St. Patrick's day is right around the time to start planting in your garden. We often choose this time of year to study the plant life cycle and fill up cups with dirt to watch seeds grow.
This year you can do all of the plant science with an extra kick of holiday. If you choose to plant clover not only will you have nice flowers for bees later on, but you will have a fun themed science project for St Patty's day.
Just planting clover and watching it grow on your windowsill is a science project. But you can amp it up by creating a series of experiments to see what factors play into the growth of clover. To do this you will need a control.
An experimental control is when you do everything normally - here, your control should be by a window, and watered once a day. This controls the temperature, light, and water.
Now you can devise a series of experiments to see what helps, and what hurts, the clover from growing. For each experiment you will want to compare how the growth is to that of your control and record it on a regular basis through writing or drawing.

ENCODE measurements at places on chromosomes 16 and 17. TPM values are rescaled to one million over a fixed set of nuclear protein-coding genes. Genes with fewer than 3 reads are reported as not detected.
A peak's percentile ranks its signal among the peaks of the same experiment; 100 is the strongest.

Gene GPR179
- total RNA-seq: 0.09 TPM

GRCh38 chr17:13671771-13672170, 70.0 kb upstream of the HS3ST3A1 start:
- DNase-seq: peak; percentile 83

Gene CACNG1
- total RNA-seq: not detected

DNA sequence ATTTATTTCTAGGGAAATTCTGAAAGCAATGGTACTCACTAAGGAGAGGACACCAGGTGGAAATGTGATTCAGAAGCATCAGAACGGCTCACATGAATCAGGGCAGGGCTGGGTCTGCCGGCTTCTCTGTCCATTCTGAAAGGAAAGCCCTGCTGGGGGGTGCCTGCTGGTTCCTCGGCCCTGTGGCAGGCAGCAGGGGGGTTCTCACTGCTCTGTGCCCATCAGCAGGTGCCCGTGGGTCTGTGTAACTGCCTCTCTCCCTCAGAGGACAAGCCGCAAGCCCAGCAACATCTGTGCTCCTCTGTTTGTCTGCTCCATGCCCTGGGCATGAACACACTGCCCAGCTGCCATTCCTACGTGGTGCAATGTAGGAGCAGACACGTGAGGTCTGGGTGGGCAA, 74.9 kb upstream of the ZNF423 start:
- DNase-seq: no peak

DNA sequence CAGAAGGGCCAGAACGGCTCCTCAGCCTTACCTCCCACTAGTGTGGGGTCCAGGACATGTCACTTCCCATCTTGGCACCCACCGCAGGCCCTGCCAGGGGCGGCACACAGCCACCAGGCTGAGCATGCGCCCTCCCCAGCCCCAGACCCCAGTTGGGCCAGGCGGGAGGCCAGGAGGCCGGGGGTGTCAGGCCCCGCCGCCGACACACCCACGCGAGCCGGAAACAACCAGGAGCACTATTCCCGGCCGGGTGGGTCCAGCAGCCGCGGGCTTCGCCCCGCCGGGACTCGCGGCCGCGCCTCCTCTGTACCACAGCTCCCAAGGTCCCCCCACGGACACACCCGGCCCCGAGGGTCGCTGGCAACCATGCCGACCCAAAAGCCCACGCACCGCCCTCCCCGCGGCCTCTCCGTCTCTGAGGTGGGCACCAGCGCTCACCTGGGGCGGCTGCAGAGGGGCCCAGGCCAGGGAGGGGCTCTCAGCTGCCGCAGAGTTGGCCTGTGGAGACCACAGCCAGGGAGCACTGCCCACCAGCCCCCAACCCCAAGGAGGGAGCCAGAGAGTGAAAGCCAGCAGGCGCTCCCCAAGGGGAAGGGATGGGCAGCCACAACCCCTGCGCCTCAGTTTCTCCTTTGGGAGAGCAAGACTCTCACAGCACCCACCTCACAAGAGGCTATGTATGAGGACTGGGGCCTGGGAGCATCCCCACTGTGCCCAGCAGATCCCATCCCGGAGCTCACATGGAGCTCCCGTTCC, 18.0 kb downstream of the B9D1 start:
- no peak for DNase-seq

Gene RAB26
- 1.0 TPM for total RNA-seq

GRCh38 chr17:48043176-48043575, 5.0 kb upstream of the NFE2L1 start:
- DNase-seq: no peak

Ideas on plant growth experiments include:
- Water: Test how the type of water given to seeds affects their growth. Your control should be fresh water, and experiments could include looking at salt water, sugar water, soapy water, etc.
- Temperature: You can test how cold affects clover growth by having a set of seeds outside, and test how heat affects clover growth by having some directly over a heater.
- Light: Determine if light is important to the development of clover, and if so, what stages it is important at, by keeping some clover seeds in the dark. You can keep them there for a week, two weeks, or indefinitely through the experiment.
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